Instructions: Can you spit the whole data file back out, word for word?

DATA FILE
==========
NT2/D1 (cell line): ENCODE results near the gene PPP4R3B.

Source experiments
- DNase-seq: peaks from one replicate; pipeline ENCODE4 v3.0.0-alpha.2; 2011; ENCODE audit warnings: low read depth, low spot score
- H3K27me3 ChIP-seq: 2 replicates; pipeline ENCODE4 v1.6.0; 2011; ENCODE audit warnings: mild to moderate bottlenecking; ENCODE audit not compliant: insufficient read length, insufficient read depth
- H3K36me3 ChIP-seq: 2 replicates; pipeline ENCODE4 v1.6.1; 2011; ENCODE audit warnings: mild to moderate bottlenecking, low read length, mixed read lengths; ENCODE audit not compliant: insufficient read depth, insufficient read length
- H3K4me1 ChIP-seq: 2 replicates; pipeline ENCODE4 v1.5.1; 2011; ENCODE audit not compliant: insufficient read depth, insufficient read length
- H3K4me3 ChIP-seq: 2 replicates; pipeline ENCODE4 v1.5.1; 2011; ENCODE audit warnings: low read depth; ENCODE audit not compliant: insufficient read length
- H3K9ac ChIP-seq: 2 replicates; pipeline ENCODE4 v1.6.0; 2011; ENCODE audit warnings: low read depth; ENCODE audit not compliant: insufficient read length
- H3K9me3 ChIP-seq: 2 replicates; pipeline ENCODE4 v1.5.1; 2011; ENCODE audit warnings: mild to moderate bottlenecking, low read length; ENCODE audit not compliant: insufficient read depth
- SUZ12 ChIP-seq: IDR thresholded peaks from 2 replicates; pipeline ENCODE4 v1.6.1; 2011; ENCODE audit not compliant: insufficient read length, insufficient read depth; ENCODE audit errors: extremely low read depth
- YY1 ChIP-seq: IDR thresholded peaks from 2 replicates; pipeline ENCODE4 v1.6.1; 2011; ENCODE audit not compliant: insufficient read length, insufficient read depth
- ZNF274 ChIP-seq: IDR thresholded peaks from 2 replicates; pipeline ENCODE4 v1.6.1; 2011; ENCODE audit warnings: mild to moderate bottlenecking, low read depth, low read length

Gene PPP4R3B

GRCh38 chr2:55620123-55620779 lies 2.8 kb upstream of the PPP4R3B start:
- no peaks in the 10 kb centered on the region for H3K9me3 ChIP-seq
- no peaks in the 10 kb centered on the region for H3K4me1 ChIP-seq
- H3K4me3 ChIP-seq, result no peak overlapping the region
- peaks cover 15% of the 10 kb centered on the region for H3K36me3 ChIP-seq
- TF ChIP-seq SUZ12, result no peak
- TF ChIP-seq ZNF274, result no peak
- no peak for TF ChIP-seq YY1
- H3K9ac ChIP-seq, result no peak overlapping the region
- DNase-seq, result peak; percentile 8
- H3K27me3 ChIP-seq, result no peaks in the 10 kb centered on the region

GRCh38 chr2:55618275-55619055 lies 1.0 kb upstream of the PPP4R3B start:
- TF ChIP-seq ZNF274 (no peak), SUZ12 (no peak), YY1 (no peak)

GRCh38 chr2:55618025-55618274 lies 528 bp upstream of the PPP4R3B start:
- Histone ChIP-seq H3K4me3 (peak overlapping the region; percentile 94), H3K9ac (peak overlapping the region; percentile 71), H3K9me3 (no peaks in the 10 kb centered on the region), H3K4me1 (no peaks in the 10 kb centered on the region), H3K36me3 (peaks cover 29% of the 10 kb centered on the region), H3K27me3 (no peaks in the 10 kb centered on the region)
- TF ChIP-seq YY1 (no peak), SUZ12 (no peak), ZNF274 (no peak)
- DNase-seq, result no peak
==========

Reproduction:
NT2/D1 (cell line): ENCODE results near the gene PPP4R3B.

Source experiments
- DNase-seq: peaks from one replicate; pipeline ENCODE4 v3.0.0-alpha.2; 2011; ENCODE audit warnings: low read depth, low spot score
- H3K27me3 ChIP-seq: 2 replicates; pipeline ENCODE4 v1.6.0; 2011; ENCODE audit warnings: mild to moderate bottlenecking; ENCODE audit not compliant: insufficient read length, insufficient read depth
- H3K36me3 ChIP-seq: 2 replicates; pipeline ENCODE4 v1.6.1; 2011; ENCODE audit warnings: mild to moderate bottlenecking, low read length, mixed read lengths; ENCODE audit not compliant: insufficient read depth, insufficient read length
- H3K4me1 ChIP-seq: 2 replicates; pipeline ENCODE4 v1.5.1; 2011; ENCODE audit not compliant: insufficient read depth, insufficient read length
- H3K4me3 ChIP-seq: 2 replicates; pipeline ENCODE4 v1.5.1; 2011; ENCODE audit warnings: low read depth; ENCODE audit not compliant: insufficient read length
- H3K9ac ChIP-seq: 2 replicates; pipeline ENCODE4 v1.6.0; 2011; ENCODE audit warnings: low read depth; ENCODE audit not compliant: insufficient read length
- H3K9me3 ChIP-seq: 2 replicates; pipeline ENCODE4 v1.5.1; 2011; ENCODE audit warnings: mild to moderate bottlenecking, low read length; ENCODE audit not compliant: insufficient read depth
- SUZ12 ChIP-seq: IDR thresholded peaks from 2 replicates; pipeline ENCODE4 v1.6.1; 2011; ENCODE audit not compliant: insufficient read length, insufficient read depth; ENCODE audit errors: extremely low read depth
- YY1 ChIP-seq: IDR thresholded peaks from 2 replicates; pipeline ENCODE4 v1.6.1; 2011; ENCODE audit not compliant: insufficient read length, insufficient read depth
- ZNF274 ChIP-seq: IDR thresholded peaks from 2 replicates; pipeline ENCODE4 v1.6.1; 2011; ENCODE audit warnings: mild to moderate bottlenecking, low read depth, low read length

Gene PPP4R3B

GRCh38 chr2:55620123-55620779 lies 2.8 kb upstream of the PPP4R3B start:
- no peaks in the 10 kb centered on the region for H3K9me3 ChIP-seq
- no peaks in the 10 kb centered on the region for H3K4me1 ChIP-seq
- H3K4me3 ChIP-seq, result no peak overlapping the region
- peaks cover 15% of the 10 kb centered on the region for H3K36me3 ChIP-seq
- TF ChIP-seq SUZ12, result no peak
- TF ChIP-seq ZNF274, result no peak
- no peak for TF ChIP-seq YY1
- H3K9ac ChIP-seq, result no peak overlapping the region
- DNase-seq, result peak; percentile 8
- H3K27me3 ChIP-seq, result no peaks in the 10 kb centered on the region

GRCh38 chr2:55618275-55619055 lies 1.0 kb upstream of the PPP4R3B start:
- TF ChIP-seq ZNF274 (no peak), SUZ12 (no peak), YY1 (no peak)

GRCh38 chr2:55618025-55618274 lies 528 bp upstream of the PPP4R3B start:
- Histone ChIP-seq H3K4me3 (peak overlapping the region; percentile 94), H3K9ac (peak overlapping the region; percentile 71), H3K9me3 (no peaks in the 10 kb centered on the region), H3K4me1 (no peaks in the 10 kb centered on the region), H3K36me3 (peaks cover 29% of the 10 kb centered on the region), H3K27me3 (no peaks in the 10 kb centered on the region)
- TF ChIP-seq YY1 (no peak), SUZ12 (no peak), ZNF274 (no peak)
- DNase-seq, result no peak